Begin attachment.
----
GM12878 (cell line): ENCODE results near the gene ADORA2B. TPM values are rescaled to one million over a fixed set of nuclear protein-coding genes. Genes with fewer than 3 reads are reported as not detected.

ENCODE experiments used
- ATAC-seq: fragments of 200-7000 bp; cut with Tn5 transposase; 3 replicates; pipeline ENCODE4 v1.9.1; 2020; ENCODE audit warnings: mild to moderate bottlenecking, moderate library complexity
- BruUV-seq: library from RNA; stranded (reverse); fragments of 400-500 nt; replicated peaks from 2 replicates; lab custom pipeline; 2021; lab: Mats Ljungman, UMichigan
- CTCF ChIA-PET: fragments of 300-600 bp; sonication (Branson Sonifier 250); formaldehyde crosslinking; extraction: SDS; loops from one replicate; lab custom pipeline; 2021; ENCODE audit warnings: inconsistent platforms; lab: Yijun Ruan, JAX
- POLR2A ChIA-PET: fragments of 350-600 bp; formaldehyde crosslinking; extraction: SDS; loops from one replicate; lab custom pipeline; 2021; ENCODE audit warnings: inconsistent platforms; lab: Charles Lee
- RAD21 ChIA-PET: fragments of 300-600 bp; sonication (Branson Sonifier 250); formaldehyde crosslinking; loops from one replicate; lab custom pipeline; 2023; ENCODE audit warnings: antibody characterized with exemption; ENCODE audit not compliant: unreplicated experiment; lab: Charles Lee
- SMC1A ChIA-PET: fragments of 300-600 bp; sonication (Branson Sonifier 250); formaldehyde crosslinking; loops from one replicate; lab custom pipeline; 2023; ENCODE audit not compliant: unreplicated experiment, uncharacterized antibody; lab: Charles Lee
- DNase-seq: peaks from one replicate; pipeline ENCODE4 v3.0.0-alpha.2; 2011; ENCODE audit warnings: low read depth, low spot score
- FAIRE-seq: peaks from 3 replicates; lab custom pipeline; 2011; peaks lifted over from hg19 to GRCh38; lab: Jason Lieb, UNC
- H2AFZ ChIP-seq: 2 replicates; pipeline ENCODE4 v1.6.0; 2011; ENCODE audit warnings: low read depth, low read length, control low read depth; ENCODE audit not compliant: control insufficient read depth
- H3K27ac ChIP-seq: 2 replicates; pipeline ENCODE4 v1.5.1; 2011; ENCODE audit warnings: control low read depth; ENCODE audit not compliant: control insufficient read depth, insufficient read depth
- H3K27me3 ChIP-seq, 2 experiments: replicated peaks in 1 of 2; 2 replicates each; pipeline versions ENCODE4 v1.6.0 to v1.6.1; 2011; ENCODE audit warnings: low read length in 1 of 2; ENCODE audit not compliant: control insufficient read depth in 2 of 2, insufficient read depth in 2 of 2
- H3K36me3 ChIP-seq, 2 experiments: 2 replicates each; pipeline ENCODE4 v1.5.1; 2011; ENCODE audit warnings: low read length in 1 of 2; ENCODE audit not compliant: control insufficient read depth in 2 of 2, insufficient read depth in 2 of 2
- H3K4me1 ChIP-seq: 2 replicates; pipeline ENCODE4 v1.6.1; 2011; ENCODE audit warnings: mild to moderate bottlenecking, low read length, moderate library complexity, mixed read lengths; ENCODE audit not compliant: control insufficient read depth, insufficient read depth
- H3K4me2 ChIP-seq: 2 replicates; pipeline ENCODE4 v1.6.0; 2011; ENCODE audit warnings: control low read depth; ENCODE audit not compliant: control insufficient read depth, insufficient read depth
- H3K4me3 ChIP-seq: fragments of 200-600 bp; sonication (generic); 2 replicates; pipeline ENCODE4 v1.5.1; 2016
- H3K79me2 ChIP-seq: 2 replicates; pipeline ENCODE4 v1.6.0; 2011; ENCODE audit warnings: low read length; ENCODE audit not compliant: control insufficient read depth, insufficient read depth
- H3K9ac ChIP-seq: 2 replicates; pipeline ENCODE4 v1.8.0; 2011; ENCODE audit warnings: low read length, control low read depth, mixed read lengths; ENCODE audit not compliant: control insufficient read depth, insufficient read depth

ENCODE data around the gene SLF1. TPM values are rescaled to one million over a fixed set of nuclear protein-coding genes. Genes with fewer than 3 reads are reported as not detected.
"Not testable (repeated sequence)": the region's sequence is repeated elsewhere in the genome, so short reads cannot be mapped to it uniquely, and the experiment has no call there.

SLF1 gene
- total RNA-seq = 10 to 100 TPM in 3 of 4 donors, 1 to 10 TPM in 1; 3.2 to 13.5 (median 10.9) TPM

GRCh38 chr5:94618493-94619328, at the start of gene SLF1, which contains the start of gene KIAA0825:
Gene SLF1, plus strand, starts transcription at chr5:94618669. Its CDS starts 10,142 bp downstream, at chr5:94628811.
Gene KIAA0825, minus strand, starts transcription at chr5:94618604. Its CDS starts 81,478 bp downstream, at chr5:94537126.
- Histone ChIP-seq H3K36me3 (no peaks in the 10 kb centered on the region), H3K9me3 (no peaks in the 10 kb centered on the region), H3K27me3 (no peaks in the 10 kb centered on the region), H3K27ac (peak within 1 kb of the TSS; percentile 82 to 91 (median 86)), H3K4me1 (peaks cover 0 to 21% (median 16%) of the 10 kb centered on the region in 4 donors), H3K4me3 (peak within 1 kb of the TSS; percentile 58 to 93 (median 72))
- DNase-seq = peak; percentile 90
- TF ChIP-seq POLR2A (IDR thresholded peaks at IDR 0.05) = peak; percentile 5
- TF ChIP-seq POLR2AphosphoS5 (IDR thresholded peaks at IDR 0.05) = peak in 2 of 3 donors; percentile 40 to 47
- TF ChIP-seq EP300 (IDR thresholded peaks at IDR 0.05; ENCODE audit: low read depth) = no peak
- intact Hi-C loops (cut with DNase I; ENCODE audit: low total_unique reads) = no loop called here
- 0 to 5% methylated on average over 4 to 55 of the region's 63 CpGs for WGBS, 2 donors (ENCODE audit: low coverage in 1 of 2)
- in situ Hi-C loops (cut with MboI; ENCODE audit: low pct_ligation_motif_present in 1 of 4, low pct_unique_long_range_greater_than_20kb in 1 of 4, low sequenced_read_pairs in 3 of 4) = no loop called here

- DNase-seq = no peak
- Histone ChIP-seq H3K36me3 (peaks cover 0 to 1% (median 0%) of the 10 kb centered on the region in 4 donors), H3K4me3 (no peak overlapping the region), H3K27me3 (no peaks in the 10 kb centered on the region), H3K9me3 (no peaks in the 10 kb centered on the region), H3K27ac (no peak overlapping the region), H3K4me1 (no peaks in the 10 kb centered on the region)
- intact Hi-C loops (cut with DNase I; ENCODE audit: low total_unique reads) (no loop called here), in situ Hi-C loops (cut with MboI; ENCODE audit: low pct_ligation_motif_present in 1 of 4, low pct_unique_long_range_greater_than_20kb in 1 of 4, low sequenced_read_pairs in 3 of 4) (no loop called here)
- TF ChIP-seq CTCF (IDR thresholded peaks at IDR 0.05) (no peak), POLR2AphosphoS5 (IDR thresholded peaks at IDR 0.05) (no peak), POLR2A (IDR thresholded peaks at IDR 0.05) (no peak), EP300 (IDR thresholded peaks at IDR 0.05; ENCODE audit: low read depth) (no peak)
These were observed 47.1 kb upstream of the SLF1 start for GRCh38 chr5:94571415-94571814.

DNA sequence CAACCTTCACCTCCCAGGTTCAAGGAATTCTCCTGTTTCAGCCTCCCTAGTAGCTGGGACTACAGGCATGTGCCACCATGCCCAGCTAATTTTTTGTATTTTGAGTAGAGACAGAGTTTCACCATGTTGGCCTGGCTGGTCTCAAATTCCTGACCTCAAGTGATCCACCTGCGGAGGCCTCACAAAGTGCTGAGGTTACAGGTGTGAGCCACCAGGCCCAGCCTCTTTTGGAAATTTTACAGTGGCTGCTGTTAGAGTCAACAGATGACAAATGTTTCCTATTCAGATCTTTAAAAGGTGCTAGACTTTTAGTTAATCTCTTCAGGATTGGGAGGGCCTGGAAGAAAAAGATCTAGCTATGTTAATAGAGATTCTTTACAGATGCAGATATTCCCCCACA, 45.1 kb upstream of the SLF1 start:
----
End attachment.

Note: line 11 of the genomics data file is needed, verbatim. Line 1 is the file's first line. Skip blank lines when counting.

- H2AFZ ChIP-seq: 2 replicates; pipeline ENCODE4 v1.6.0; 2011; ENCODE audit warnings: low read depth, low read length, control low read depth; ENCODE audit not compliant: control insufficient read depth